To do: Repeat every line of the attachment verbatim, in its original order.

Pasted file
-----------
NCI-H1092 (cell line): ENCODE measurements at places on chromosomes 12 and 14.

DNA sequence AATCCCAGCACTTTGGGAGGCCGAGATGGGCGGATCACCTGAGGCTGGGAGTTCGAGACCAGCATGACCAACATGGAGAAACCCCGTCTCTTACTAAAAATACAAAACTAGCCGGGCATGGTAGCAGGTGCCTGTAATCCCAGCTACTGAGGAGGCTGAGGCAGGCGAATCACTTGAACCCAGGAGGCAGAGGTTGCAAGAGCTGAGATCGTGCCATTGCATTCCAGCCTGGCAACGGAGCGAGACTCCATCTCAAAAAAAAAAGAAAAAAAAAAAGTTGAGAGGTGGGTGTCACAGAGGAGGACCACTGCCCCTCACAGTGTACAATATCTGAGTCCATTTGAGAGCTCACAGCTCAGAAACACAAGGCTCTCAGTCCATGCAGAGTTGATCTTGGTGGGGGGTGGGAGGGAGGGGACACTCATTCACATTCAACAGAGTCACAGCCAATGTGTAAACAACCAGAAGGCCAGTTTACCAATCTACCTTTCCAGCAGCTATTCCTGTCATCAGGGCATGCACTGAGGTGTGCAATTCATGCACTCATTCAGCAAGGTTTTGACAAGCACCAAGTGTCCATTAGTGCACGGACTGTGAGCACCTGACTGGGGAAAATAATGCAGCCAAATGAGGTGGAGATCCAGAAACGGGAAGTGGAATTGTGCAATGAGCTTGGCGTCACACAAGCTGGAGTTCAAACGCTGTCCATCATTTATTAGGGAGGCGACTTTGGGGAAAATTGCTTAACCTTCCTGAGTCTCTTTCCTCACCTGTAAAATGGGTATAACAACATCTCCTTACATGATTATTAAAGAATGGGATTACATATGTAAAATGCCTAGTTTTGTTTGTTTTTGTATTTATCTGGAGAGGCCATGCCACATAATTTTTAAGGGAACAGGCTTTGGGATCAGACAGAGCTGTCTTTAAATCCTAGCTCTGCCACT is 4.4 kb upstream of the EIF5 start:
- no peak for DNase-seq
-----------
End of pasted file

NCI-H1092 (cell line): ENCODE measurements at places on chromosomes 12 and 14.

DNA sequence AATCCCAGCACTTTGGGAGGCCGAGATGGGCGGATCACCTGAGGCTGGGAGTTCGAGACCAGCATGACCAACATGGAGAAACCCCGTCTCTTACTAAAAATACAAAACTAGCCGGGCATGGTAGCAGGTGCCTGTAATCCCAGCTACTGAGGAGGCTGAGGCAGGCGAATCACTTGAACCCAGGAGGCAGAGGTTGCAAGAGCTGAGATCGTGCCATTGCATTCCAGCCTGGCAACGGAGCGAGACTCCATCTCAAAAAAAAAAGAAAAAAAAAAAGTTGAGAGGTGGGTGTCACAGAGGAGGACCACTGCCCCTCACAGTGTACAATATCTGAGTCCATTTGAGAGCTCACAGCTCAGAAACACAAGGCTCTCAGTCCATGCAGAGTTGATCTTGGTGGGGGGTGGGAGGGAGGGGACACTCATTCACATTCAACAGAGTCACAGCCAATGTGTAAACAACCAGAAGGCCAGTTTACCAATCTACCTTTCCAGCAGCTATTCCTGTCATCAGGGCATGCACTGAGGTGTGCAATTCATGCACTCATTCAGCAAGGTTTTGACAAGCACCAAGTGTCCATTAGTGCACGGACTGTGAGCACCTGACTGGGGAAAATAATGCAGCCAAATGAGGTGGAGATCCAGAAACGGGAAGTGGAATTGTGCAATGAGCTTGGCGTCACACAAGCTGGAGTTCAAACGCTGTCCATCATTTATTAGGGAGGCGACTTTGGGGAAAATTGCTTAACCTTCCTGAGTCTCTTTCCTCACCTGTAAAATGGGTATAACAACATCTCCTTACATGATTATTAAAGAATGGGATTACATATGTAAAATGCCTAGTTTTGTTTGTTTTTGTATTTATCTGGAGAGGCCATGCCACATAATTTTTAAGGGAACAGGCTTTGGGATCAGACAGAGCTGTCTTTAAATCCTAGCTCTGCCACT is 4.4 kb upstream of the EIF5 start:
- no peak for DNase-seq